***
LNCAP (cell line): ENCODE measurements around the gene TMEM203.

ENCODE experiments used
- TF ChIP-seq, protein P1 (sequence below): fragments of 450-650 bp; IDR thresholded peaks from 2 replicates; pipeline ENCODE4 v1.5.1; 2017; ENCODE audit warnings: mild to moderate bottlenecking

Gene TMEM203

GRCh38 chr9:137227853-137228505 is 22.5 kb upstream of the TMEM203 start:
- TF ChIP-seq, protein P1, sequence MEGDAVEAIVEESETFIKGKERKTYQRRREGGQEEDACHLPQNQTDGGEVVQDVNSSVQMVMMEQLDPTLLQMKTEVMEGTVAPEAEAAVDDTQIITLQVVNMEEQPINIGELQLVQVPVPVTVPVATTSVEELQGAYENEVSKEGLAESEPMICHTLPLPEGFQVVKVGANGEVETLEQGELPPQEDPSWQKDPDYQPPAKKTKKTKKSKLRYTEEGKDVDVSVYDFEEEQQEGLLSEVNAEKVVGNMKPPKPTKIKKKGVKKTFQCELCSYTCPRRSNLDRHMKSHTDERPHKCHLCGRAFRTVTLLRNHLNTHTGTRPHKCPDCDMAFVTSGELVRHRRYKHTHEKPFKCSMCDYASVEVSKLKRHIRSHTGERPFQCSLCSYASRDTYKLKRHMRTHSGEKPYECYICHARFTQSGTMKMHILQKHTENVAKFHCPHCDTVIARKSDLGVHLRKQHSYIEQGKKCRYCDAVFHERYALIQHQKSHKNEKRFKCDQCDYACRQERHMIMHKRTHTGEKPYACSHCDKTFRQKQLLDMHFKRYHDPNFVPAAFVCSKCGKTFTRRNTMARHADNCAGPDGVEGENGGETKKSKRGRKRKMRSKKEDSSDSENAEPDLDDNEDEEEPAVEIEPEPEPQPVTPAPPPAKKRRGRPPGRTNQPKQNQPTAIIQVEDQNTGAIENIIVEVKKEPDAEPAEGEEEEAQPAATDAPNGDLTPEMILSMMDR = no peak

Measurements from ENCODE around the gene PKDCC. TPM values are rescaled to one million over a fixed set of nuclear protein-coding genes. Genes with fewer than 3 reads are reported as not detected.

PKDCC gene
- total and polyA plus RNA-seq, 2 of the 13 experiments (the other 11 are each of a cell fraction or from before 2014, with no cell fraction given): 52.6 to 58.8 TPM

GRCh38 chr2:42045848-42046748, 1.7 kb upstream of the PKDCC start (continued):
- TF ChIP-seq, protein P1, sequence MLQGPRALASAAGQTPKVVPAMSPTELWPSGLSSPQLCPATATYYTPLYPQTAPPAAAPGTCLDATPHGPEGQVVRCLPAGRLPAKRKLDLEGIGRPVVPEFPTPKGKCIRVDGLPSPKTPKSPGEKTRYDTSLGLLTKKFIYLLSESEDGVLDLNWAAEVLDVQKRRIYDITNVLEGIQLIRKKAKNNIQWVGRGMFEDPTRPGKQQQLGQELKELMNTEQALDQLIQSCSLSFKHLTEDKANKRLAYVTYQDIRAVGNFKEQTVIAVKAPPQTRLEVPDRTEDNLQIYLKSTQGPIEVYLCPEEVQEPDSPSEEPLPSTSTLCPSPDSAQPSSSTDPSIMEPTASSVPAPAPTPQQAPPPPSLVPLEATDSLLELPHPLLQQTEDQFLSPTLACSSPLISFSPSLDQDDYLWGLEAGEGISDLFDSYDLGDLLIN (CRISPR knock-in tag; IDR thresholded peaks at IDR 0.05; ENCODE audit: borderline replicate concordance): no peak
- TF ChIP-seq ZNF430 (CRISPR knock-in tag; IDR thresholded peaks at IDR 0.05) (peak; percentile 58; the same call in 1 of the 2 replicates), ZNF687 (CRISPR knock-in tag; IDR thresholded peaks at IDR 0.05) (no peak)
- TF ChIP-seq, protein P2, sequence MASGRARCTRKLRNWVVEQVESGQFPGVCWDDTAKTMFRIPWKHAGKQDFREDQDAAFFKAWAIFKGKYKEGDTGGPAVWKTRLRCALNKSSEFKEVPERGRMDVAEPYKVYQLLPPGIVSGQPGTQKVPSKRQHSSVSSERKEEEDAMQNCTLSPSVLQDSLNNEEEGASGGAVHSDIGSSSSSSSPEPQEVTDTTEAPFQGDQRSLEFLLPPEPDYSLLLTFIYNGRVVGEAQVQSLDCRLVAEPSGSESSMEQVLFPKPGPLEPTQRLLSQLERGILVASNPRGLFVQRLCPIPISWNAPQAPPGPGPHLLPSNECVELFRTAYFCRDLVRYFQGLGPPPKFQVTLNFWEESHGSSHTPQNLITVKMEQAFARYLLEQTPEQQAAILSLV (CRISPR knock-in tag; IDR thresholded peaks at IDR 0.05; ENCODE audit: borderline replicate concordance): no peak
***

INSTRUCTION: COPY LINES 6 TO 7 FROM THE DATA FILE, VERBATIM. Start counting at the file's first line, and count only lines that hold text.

- TF ChIP-seq, protein P1, sequence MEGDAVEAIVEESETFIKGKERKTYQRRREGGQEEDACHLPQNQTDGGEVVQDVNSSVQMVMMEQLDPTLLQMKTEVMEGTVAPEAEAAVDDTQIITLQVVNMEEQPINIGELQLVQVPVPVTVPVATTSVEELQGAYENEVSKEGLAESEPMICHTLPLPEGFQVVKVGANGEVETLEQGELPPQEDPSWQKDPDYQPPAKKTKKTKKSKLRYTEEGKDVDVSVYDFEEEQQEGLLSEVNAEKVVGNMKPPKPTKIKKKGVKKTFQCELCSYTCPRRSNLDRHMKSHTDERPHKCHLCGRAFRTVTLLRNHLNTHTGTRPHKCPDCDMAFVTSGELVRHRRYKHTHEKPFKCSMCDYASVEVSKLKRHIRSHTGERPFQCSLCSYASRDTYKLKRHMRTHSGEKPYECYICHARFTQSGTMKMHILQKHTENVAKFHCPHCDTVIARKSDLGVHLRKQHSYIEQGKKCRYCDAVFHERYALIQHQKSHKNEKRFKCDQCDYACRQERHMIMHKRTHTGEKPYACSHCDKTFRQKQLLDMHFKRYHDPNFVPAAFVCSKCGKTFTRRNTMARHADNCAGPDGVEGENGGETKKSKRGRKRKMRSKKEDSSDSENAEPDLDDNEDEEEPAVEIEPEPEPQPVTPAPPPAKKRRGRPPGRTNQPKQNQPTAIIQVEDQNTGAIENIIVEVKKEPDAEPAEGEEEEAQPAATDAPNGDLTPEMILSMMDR = no peak

Measurements from ENCODE around the gene PKDCC. TPM values are rescaled to one million over a fixed set of nuclear protein-coding genes. Genes with fewer than 3 reads are reported as not detected.